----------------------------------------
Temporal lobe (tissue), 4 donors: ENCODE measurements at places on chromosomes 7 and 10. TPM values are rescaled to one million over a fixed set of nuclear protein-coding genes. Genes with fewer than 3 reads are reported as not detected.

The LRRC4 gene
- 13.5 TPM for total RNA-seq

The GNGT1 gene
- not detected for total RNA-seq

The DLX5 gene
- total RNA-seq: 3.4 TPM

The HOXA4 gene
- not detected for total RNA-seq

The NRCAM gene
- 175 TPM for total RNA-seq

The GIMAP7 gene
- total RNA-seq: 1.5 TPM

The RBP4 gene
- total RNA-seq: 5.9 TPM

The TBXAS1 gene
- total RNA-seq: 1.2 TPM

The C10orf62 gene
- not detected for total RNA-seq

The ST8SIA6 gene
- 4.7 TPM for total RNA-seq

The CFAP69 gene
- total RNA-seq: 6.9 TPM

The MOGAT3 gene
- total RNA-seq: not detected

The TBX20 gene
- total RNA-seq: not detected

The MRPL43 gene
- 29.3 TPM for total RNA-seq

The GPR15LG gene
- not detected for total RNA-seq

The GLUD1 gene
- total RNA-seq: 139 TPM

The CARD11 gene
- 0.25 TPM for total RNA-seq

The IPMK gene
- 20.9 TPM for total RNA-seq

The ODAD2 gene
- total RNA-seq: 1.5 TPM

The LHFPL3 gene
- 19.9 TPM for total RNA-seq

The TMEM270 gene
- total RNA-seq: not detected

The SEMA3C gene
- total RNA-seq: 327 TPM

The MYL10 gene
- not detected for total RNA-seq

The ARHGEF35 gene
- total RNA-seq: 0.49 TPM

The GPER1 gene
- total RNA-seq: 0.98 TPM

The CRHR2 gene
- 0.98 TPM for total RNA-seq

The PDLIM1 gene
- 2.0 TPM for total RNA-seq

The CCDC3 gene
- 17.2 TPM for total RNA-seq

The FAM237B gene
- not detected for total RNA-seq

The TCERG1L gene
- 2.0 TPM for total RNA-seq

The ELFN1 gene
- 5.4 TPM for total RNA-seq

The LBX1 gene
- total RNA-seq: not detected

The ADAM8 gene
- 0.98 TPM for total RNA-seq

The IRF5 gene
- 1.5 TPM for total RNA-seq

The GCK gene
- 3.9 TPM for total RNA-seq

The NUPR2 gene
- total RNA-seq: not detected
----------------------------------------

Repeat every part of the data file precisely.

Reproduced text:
Temporal lobe (tissue), 4 donors: ENCODE measurements at places on chromosomes 7 and 10. TPM values are rescaled to one million over a fixed set of nuclear protein-coding genes. Genes with fewer than 3 reads are reported as not detected.

The LRRC4 gene
- 13.5 TPM for total RNA-seq

The GNGT1 gene
- not detected for total RNA-seq

The DLX5 gene
- total RNA-seq: 3.4 TPM

The HOXA4 gene
- not detected for total RNA-seq

The NRCAM gene
- 175 TPM for total RNA-seq

The GIMAP7 gene
- total RNA-seq: 1.5 TPM

The RBP4 gene
- total RNA-seq: 5.9 TPM

The TBXAS1 gene
- total RNA-seq: 1.2 TPM

The C10orf62 gene
- not detected for total RNA-seq

The ST8SIA6 gene
- 4.7 TPM for total RNA-seq

The CFAP69 gene
- total RNA-seq: 6.9 TPM

The MOGAT3 gene
- total RNA-seq: not detected

The TBX20 gene
- total RNA-seq: not detected

The MRPL43 gene
- 29.3 TPM for total RNA-seq

The GPR15LG gene
- not detected for total RNA-seq

The GLUD1 gene
- total RNA-seq: 139 TPM

The CARD11 gene
- 0.25 TPM for total RNA-seq

The IPMK gene
- 20.9 TPM for total RNA-seq

The ODAD2 gene
- total RNA-seq: 1.5 TPM

The LHFPL3 gene
- 19.9 TPM for total RNA-seq

The TMEM270 gene
- total RNA-seq: not detected

The SEMA3C gene
- total RNA-seq: 327 TPM

The MYL10 gene
- not detected for total RNA-seq

The ARHGEF35 gene
- total RNA-seq: 0.49 TPM

The GPER1 gene
- total RNA-seq: 0.98 TPM

The CRHR2 gene
- 0.98 TPM for total RNA-seq

The PDLIM1 gene
- 2.0 TPM for total RNA-seq

The CCDC3 gene
- 17.2 TPM for total RNA-seq

The FAM237B gene
- not detected for total RNA-seq

The TCERG1L gene
- 2.0 TPM for total RNA-seq

The ELFN1 gene
- 5.4 TPM for total RNA-seq

The LBX1 gene
- total RNA-seq: not detected

The ADAM8 gene
- 0.98 TPM for total RNA-seq

The IRF5 gene
- 1.5 TPM for total RNA-seq

The GCK gene
- 3.9 TPM for total RNA-seq

The NUPR2 gene
- total RNA-seq: not detected